In Planet Green's weekly Living Off-Grid series, learn basic off-grid survival strategies and tips for cooking, working and having fun.
There are many clean, rust-free relics that were once functional appliances out there. Their only problem is that they no longer work. Not as they were originally intended anyhow. Broken refrigerators are easy to find for free. Turning a broken refrigerator into and ice-box is a good solution for getting started off-grid or for an extended camping trip. They also work as an emergency backup in the city during an outage. A small dorm style fridge is recommended, as it would take a lot of ice to create refrigerator temperatures in a large refrigerator. An old chest style fridge also works well since the cold air stays at the bottom when the door is lifted open.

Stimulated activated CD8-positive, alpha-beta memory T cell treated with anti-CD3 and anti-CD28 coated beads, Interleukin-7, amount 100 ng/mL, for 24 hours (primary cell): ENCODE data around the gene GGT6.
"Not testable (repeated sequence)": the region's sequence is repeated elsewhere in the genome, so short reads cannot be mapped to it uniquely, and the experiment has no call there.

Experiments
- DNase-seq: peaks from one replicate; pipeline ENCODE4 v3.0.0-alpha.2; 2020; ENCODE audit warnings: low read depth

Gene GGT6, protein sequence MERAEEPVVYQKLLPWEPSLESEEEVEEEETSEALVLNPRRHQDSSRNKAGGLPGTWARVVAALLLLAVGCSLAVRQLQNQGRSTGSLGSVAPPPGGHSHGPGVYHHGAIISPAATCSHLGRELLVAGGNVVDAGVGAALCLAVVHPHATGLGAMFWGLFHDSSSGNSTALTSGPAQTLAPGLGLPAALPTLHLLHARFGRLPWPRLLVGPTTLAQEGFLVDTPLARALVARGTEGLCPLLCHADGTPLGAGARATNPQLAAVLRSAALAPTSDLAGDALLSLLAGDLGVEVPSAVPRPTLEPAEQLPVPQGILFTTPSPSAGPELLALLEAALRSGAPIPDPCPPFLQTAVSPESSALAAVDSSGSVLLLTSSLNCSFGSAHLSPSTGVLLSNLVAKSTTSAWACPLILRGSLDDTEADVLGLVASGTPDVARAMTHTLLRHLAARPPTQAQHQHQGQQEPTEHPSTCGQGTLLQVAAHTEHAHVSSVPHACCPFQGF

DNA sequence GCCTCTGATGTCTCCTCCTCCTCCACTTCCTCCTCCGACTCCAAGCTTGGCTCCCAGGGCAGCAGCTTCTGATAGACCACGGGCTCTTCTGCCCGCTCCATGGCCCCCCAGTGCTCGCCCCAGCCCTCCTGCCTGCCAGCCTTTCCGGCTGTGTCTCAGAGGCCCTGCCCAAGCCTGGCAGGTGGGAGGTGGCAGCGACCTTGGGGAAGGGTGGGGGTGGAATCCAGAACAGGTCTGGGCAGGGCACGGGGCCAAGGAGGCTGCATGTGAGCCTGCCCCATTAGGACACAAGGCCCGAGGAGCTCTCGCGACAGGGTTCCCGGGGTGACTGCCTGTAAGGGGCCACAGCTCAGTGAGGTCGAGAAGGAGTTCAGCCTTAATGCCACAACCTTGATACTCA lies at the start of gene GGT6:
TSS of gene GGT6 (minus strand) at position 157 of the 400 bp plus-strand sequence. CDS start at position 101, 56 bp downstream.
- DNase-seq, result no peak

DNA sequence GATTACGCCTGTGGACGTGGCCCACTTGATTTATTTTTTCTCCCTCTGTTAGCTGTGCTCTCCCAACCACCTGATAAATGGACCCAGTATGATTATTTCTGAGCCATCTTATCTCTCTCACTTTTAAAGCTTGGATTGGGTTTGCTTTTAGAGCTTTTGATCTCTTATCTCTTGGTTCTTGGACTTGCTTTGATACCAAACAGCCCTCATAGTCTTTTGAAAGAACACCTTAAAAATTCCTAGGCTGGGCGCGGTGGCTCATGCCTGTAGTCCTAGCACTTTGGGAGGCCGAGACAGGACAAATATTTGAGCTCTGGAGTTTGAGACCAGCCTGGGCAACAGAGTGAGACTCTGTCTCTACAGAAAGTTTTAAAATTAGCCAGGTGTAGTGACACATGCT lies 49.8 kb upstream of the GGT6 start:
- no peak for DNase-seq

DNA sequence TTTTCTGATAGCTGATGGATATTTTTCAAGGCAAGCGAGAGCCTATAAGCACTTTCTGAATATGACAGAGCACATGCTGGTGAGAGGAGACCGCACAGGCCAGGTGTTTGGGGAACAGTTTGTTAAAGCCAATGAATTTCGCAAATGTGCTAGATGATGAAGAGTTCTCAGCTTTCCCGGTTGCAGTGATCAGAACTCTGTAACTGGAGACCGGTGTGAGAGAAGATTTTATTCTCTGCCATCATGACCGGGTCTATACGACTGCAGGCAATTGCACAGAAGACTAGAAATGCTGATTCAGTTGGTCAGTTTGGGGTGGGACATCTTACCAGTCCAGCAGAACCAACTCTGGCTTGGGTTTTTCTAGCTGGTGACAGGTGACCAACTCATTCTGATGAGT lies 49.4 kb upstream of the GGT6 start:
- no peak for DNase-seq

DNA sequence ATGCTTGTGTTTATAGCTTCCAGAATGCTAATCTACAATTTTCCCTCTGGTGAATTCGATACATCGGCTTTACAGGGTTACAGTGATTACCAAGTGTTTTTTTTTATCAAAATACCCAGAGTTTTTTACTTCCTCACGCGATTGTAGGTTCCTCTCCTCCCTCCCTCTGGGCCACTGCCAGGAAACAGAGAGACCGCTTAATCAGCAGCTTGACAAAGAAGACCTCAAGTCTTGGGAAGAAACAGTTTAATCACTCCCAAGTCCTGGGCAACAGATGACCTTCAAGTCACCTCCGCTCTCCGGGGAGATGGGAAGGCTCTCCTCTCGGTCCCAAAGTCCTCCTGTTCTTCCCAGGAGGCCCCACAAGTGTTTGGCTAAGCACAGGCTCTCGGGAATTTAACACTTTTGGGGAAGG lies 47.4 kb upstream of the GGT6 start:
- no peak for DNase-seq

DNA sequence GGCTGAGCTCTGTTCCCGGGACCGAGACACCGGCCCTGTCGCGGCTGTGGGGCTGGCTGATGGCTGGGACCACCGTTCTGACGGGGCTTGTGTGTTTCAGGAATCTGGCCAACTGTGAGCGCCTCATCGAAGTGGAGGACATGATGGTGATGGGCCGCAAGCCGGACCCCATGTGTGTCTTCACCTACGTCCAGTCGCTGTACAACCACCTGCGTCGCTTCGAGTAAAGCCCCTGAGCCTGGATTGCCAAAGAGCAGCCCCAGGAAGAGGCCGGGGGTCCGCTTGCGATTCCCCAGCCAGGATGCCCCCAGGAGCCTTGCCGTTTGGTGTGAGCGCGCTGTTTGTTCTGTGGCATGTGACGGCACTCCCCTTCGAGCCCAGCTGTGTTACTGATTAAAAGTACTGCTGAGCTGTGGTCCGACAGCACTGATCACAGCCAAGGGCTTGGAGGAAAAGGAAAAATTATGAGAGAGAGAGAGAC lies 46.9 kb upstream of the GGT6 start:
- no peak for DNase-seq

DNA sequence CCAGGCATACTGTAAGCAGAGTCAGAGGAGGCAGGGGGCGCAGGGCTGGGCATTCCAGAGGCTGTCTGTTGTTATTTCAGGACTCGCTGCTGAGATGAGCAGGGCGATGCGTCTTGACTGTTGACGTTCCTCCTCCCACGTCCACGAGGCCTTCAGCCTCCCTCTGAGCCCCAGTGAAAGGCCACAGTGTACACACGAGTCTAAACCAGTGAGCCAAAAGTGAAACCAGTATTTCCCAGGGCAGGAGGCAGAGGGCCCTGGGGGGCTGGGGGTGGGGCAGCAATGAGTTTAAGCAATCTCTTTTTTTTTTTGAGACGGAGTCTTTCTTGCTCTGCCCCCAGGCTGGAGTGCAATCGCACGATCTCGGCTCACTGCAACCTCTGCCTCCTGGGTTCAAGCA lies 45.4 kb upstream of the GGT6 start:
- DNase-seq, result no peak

The concept is too simple for a step by step guide: Simply, put ice in your new icebox along with your perishables and close the door.
A refrigerator provides significantly more insulation than a portable cooler. And it seals more tightly, allowing less arctic air to escape. One bag of ice can create a temperature differential of up to 40 degrees and can last for a couple of days before having to replace the ice.
In climates that get to refrigerator temperatures at night, leaving a container full of water outside at night to freeze (or at least cool down significantly) and then transplanting it to your icebox in the morning before the sun heats the day, can save you from having to buy ice, depending on the season and the climate.